Ageing infrastructure was causing the city of Walla Walla to lose 30% of its drinking water every year. However, a smart utility network from Xylem’s Sensus brand has helped Walla Walla cut non-revenue water by 50%, saving more than 650 million gallons. How? Leaks can be detected within hours instead of months.
From its roots as one of the oldest towns in Washington, the city of Walla Walla has aged like a fine wine. Surrounded by vast vineyards from 120 different wineries, the area is well-known for its rich history, charm and overall appeal. Unlike wine, however, the ageing process has hurt some of its infrastructure – including 200 miles of water pipelines.
“As our pipes failed and water meters aged, we began to see a 30% annual water loss – which is significant given that we distribute about three billion gallons of water each year,” said City of Walla Walla Water Distribution Supervisor Adrian Sutor. “We needed a solution to help us better track and maintain our water resources.”
Smart utility network reduces non-revenue water
The city decided a major upgrade was needed to enhance its metering system and curb unintended water loss. They chose to deploy a smart utility network from Sensus, a Xylem brand, to improve accuracy and leak detection while unlocking capabilities to advance their distribution system.
Walla Walla deployed Sensus iPERL® residential water meters and OMNI™ commercial meters to service the city’s 11,000 water accounts. Paired with the two-way FlexNet® communication network for near real-time remote monitoring, the city gained better control over its system and made tangible improvements to customer service.
“We detected more than 2,000 leaks in the first year of deployment and promptly alerted each customer of any issues, which greatly improved our customer service,” said Sutor.
For Walla Walla, the benefits of accurate, real-time data went beyond enhancing operations. In 2020, the city hit a major milestone by reducing non-revenue water by more than 50% since 2009, totalling more than 650 million gallons saved. The Sensus smart utility network has contributed to the savings since 2018.
“By reducing water loss and cutting down the carbon footprint associated with truck rolls, we were well on our way to becoming more sustainable as a utility,” said Sutor.
“The City of Walla Walla exemplifies the power of technology and data to address the water infrastructure challenges our country is facing,” said Colin Sabol, President, Measurement and Control Solutions at Xylem. “As much of Washington faces drought conditions, Walla Walla is taking a proactive stance to ensure a more water secure future for us all.”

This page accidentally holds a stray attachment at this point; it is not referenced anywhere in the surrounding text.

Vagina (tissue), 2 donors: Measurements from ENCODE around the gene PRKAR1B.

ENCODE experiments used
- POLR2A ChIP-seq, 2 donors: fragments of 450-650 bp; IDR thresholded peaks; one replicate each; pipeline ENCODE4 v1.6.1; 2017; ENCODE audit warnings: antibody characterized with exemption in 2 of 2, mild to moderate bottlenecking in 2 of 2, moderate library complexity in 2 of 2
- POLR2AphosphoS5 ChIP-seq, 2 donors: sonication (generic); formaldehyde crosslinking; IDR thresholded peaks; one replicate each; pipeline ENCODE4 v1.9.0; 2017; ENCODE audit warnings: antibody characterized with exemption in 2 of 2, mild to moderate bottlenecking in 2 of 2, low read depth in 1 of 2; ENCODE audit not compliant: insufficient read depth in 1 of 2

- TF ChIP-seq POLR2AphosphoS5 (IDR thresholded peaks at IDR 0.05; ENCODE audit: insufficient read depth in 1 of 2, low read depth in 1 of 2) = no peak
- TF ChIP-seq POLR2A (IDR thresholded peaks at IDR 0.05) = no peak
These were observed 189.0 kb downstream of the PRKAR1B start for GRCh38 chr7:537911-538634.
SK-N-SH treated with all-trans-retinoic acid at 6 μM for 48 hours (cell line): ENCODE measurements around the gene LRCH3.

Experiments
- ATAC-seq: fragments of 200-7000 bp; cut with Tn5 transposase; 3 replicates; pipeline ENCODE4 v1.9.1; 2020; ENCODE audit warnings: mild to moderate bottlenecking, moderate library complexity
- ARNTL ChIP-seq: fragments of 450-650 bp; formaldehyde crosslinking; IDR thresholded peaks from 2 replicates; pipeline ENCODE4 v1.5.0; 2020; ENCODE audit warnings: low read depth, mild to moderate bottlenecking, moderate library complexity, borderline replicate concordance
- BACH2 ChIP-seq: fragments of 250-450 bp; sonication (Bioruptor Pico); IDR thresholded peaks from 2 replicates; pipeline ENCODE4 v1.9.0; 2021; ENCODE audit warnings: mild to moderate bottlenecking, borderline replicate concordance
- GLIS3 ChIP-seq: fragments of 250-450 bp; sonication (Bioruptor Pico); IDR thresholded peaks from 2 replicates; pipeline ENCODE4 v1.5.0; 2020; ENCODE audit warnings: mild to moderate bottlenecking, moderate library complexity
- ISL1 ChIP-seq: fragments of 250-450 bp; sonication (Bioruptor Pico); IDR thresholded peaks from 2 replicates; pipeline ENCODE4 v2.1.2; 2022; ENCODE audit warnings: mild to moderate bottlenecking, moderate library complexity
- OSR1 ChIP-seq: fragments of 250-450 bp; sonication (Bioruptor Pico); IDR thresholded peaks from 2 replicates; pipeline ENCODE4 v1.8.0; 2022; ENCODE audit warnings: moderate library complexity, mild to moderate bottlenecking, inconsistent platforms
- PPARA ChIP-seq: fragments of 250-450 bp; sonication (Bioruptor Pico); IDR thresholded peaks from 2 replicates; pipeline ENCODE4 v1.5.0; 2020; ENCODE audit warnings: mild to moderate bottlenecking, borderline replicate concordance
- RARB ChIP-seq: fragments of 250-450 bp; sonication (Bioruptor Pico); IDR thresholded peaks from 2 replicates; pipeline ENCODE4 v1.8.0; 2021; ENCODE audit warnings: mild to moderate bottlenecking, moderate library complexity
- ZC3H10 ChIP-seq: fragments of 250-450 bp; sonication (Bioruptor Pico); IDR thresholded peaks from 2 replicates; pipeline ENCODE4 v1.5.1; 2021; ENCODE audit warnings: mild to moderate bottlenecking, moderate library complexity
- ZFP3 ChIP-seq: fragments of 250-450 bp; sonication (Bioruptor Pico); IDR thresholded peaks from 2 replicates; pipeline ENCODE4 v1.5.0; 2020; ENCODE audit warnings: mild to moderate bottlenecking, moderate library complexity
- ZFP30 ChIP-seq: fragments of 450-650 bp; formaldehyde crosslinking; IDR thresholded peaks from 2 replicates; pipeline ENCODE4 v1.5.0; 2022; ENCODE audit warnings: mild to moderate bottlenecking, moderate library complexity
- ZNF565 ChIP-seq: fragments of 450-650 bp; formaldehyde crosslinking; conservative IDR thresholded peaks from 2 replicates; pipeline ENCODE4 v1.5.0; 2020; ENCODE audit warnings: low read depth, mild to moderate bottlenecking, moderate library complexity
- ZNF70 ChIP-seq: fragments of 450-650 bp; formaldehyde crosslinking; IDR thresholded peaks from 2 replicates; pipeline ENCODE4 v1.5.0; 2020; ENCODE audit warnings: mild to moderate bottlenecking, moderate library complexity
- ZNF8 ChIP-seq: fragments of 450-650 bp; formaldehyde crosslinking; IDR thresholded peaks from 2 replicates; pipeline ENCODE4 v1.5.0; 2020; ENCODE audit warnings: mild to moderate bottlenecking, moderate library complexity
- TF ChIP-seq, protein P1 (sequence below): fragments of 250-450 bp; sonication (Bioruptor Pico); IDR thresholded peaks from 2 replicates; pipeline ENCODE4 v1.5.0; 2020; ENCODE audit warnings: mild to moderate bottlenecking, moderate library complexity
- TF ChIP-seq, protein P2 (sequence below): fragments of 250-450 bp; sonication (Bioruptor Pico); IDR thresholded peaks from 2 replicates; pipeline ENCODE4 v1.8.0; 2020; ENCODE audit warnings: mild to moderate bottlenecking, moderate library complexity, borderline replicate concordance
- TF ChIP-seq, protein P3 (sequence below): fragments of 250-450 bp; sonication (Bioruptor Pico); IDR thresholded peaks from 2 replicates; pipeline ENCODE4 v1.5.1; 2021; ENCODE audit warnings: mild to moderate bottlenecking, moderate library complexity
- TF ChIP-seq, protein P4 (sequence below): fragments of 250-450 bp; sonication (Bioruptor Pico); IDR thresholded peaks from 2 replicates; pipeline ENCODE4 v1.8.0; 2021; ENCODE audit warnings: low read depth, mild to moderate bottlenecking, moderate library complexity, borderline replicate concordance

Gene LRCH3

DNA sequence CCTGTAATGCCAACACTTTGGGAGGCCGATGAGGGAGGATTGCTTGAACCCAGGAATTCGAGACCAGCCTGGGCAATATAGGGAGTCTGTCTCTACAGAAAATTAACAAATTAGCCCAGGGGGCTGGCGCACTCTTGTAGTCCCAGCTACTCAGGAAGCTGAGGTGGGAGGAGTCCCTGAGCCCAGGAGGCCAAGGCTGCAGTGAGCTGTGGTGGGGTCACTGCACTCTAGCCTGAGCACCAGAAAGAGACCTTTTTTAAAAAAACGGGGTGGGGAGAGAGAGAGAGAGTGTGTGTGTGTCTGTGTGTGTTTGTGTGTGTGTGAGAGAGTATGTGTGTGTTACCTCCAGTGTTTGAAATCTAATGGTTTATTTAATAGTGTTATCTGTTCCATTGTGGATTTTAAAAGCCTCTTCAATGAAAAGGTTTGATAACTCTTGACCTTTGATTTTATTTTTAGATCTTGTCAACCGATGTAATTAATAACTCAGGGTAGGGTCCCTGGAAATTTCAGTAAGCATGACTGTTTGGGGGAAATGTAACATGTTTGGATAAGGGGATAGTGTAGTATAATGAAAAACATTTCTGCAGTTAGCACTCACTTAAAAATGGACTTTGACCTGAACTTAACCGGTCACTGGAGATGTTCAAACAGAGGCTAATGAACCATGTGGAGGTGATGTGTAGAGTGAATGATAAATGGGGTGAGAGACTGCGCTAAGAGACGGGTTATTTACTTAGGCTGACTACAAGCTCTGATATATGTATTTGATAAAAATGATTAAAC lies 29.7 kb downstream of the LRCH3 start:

Solving high-pressure problems in just hours
With everything going smoothly, Sutor and other city employees began to consider what more they could solve beyond metering and leaks. Where past attempts at pressure monitoring had failed, Walla Walla saw fresh possibilities with its new smart network.
“Traditional acoustic solutions had been unsuccessful on our louder, steel pipes,” said Sutor. “FlexNet gave us the opportunity to leverage more innovative sensors.”
The city deployed Sensus ally® water meters with the Sensus® Smart Gateway Sensor Interface for advanced pressure monitoring and management across residential accounts. Providing timely data insights on pressure, temperature, levels and switches, the system gave technicians confidence in a full-system profile.
“Within hours, we could spot things that would take many utilities several months to address,” said Sutor. For example, by monitoring pressure in just one specific zone, Walla Walla was able to stabilise and reduce pressure and correct large fluctuations and excessively high pressure – all of which led to the reduction of non-revenue water.
“From major events such as pipe bursts down to subtle pressure fluctuations, the solution helped us improve asset management and ensure the best quality of service for customers,” he added.
Extending the smart network for other uses
Walla Walla continues to leverage the new capabilities afforded by FlexNet. The city has added applications for creek-level monitoring, district metering and remote shutoff – all on the same network it uses for smart metering.
Based on the successful rollout, the city is now setting its sights on extending the network to include stormwater and wastewater accounts.
“As we get smarter about the technology we can leverage, we’ll keep building on our network to add value,” said Sutor. Increased sustainability and other benefits of smart technology are two advancements to which the residents and visitors to Walla Walla can toast.